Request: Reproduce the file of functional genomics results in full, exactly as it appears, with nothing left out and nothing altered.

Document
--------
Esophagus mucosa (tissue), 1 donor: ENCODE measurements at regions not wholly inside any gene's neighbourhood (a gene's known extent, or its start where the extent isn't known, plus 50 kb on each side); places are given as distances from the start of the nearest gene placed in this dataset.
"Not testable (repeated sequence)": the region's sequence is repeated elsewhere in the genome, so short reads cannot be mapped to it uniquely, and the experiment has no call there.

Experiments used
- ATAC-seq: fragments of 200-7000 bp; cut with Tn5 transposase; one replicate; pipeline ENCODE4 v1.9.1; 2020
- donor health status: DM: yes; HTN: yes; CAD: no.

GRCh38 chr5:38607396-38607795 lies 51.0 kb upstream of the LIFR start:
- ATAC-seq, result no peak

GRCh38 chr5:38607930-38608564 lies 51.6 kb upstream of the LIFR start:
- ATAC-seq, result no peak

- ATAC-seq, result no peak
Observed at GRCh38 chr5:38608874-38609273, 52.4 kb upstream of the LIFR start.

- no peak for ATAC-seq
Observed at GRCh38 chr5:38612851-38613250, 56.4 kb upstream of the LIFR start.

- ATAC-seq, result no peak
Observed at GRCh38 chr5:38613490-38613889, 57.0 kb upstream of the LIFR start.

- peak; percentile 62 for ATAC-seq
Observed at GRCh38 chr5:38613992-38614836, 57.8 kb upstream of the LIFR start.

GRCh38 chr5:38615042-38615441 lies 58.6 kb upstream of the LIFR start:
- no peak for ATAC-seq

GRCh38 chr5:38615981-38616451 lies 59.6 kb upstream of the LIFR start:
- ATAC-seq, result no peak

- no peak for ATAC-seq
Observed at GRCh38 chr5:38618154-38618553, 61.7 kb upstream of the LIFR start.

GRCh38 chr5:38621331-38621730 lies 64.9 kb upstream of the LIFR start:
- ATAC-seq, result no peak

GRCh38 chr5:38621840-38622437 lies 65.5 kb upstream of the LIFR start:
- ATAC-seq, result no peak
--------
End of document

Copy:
Esophagus mucosa (tissue), 1 donor: ENCODE measurements at regions not wholly inside any gene's neighbourhood (a gene's known extent, or its start where the extent isn't known, plus 50 kb on each side); places are given as distances from the start of the nearest gene placed in this dataset.
"Not testable (repeated sequence)": the region's sequence is repeated elsewhere in the genome, so short reads cannot be mapped to it uniquely, and the experiment has no call there.

Experiments used
- ATAC-seq: fragments of 200-7000 bp; cut with Tn5 transposase; one replicate; pipeline ENCODE4 v1.9.1; 2020
- donor health status: DM: yes; HTN: yes; CAD: no.

GRCh38 chr5:38607396-38607795 lies 51.0 kb upstream of the LIFR start:
- ATAC-seq, result no peak

GRCh38 chr5:38607930-38608564 lies 51.6 kb upstream of the LIFR start:
- ATAC-seq, result no peak

- ATAC-seq, result no peak
Observed at GRCh38 chr5:38608874-38609273, 52.4 kb upstream of the LIFR start.

- no peak for ATAC-seq
Observed at GRCh38 chr5:38612851-38613250, 56.4 kb upstream of the LIFR start.

- ATAC-seq, result no peak
Observed at GRCh38 chr5:38613490-38613889, 57.0 kb upstream of the LIFR start.

- peak; percentile 62 for ATAC-seq
Observed at GRCh38 chr5:38613992-38614836, 57.8 kb upstream of the LIFR start.

GRCh38 chr5:38615042-38615441 lies 58.6 kb upstream of the LIFR start:
- no peak for ATAC-seq

GRCh38 chr5:38615981-38616451 lies 59.6 kb upstream of the LIFR start:
- ATAC-seq, result no peak

- no peak for ATAC-seq
Observed at GRCh38 chr5:38618154-38618553, 61.7 kb upstream of the LIFR start.

GRCh38 chr5:38621331-38621730 lies 64.9 kb upstream of the LIFR start:
- ATAC-seq, result no peak

GRCh38 chr5:38621840-38622437 lies 65.5 kb upstream of the LIFR start:
- ATAC-seq, result no peak